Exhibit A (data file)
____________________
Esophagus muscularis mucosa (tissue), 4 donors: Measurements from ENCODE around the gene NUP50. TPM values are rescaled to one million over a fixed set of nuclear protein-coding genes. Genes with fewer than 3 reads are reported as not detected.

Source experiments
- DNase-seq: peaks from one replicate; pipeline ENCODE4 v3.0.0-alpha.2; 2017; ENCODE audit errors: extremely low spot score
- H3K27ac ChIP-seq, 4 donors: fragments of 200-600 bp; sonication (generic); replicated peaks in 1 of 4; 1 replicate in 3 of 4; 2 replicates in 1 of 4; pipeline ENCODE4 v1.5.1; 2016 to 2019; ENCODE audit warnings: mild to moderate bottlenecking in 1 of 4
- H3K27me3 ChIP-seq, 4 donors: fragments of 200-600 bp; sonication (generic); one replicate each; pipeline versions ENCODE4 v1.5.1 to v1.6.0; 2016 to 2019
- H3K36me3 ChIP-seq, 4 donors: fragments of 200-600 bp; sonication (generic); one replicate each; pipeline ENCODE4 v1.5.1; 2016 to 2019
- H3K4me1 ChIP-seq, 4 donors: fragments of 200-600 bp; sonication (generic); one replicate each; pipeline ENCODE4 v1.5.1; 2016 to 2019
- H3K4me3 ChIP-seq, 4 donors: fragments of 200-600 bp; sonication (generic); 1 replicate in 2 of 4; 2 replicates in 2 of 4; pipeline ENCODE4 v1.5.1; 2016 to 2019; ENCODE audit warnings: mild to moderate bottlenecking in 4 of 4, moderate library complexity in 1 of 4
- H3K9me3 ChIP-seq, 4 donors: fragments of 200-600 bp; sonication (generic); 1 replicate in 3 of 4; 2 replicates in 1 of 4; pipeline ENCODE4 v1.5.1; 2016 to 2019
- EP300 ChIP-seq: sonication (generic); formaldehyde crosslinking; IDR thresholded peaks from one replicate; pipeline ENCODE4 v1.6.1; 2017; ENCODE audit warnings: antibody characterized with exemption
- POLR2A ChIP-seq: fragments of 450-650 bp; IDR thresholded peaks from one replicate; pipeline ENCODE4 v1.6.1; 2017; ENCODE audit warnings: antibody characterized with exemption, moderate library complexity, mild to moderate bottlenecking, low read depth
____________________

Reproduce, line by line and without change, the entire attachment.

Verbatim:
Esophagus muscularis mucosa (tissue), 4 donors: Measurements from ENCODE around the gene NUP50. TPM values are rescaled to one million over a fixed set of nuclear protein-coding genes. Genes with fewer than 3 reads are reported as not detected.

Source experiments
- DNase-seq: peaks from one replicate; pipeline ENCODE4 v3.0.0-alpha.2; 2017; ENCODE audit errors: extremely low spot score
- H3K27ac ChIP-seq, 4 donors: fragments of 200-600 bp; sonication (generic); replicated peaks in 1 of 4; 1 replicate in 3 of 4; 2 replicates in 1 of 4; pipeline ENCODE4 v1.5.1; 2016 to 2019; ENCODE audit warnings: mild to moderate bottlenecking in 1 of 4
- H3K27me3 ChIP-seq, 4 donors: fragments of 200-600 bp; sonication (generic); one replicate each; pipeline versions ENCODE4 v1.5.1 to v1.6.0; 2016 to 2019
- H3K36me3 ChIP-seq, 4 donors: fragments of 200-600 bp; sonication (generic); one replicate each; pipeline ENCODE4 v1.5.1; 2016 to 2019
- H3K4me1 ChIP-seq, 4 donors: fragments of 200-600 bp; sonication (generic); one replicate each; pipeline ENCODE4 v1.5.1; 2016 to 2019
- H3K4me3 ChIP-seq, 4 donors: fragments of 200-600 bp; sonication (generic); 1 replicate in 2 of 4; 2 replicates in 2 of 4; pipeline ENCODE4 v1.5.1; 2016 to 2019; ENCODE audit warnings: mild to moderate bottlenecking in 4 of 4, moderate library complexity in 1 of 4
- H3K9me3 ChIP-seq, 4 donors: fragments of 200-600 bp; sonication (generic); 1 replicate in 3 of 4; 2 replicates in 1 of 4; pipeline ENCODE4 v1.5.1; 2016 to 2019
- EP300 ChIP-seq: sonication (generic); formaldehyde crosslinking; IDR thresholded peaks from one replicate; pipeline ENCODE4 v1.6.1; 2017; ENCODE audit warnings: antibody characterized with exemption
- POLR2A ChIP-seq: fragments of 450-650 bp; IDR thresholded peaks from one replicate; pipeline ENCODE4 v1.6.1; 2017; ENCODE audit warnings: antibody characterized with exemption, moderate library complexity, mild to moderate bottlenecking, low read depth